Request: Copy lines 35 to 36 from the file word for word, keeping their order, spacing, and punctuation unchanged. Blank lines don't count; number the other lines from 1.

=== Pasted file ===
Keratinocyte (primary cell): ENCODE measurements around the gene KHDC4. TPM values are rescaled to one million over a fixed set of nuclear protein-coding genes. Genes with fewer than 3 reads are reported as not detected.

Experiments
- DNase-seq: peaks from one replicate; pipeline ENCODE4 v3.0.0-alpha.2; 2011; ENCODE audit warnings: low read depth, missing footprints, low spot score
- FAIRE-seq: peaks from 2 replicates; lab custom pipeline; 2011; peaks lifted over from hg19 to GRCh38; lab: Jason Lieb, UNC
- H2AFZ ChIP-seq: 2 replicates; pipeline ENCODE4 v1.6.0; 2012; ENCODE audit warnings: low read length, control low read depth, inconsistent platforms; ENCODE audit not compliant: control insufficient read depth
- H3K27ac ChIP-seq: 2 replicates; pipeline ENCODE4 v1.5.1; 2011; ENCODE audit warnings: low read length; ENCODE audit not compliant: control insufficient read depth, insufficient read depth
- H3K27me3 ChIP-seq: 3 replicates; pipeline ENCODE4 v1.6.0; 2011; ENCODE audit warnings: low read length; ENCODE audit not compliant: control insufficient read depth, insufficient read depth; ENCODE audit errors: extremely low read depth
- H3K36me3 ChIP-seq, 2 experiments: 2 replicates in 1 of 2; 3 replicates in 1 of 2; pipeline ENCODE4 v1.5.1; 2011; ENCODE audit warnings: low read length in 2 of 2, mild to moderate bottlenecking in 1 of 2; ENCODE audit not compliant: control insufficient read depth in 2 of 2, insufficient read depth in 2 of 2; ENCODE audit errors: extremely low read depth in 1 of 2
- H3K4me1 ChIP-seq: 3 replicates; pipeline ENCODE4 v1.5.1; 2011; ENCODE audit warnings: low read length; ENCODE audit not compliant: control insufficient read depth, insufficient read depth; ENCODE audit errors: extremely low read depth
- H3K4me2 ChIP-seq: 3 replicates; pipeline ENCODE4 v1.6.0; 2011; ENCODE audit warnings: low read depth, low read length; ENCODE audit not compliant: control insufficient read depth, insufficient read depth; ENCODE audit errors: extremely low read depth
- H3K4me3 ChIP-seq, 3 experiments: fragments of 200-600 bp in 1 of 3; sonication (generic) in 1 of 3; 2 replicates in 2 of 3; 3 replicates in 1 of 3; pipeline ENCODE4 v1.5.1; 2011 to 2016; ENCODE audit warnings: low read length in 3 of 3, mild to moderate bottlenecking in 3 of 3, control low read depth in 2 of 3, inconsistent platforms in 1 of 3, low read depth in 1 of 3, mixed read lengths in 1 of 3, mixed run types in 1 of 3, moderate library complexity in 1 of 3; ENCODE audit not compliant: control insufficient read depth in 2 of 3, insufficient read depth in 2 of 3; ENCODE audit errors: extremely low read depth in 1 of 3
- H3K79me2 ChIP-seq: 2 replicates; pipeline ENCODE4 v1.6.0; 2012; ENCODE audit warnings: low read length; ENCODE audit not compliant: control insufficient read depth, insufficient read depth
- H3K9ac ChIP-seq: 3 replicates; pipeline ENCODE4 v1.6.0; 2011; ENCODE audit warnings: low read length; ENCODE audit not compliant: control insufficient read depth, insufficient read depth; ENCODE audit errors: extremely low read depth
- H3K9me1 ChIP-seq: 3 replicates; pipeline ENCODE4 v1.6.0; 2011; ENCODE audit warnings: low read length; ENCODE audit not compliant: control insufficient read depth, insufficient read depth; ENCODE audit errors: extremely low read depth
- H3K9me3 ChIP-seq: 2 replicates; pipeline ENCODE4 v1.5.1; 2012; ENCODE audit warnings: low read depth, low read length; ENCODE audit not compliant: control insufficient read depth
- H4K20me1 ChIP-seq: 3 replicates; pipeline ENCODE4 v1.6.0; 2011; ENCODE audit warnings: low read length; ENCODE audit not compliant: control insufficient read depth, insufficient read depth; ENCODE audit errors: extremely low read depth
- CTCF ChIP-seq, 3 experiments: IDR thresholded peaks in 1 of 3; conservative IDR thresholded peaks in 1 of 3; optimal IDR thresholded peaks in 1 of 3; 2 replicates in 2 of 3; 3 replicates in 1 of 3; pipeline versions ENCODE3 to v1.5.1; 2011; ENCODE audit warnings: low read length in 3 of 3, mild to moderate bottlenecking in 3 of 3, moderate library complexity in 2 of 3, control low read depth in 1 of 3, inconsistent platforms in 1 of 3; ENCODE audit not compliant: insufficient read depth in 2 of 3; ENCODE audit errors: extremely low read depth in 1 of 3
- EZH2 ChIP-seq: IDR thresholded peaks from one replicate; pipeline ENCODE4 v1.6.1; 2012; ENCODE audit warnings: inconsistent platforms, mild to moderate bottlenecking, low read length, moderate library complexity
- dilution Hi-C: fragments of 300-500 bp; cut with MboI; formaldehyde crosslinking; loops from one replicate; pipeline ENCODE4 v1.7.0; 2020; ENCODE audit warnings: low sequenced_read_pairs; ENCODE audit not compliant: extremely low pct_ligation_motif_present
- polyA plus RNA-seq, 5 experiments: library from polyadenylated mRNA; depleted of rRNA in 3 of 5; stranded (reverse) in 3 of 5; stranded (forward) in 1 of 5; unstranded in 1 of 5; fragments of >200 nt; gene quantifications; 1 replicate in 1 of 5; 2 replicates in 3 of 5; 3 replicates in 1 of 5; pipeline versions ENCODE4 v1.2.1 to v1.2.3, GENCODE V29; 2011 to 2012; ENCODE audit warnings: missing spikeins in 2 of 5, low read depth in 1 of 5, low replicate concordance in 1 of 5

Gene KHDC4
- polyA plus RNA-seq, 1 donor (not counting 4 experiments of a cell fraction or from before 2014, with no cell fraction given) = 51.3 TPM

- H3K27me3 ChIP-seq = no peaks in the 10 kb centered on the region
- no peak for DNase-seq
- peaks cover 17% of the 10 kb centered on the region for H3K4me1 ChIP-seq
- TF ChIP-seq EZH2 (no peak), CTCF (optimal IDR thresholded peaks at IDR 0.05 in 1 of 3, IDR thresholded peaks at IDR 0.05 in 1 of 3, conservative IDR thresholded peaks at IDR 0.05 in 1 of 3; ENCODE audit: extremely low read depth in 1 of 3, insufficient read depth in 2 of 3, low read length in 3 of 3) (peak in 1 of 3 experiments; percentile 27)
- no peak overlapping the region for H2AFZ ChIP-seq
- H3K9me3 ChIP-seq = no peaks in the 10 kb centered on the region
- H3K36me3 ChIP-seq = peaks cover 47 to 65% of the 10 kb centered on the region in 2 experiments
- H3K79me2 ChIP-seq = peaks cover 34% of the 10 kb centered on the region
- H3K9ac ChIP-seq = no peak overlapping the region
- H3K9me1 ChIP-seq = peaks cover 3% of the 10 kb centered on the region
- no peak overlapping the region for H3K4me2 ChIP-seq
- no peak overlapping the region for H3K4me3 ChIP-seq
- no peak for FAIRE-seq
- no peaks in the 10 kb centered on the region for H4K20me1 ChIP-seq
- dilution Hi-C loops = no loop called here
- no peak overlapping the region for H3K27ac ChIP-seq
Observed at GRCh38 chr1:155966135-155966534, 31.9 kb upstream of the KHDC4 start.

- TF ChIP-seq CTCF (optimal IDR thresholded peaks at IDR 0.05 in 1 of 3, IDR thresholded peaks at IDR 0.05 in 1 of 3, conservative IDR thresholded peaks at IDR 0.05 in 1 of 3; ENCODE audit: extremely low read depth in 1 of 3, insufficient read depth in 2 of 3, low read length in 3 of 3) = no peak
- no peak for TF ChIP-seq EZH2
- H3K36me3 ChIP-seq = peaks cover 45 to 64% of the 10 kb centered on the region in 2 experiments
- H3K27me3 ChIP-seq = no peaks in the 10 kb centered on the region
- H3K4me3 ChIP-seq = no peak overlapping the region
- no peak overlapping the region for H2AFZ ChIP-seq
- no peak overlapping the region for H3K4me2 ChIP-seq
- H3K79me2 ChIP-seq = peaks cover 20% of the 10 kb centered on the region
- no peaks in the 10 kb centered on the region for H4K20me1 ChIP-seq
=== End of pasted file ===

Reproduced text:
- no peak for FAIRE-seq
- no peaks in the 10 kb centered on the region for H4K20me1 ChIP-seq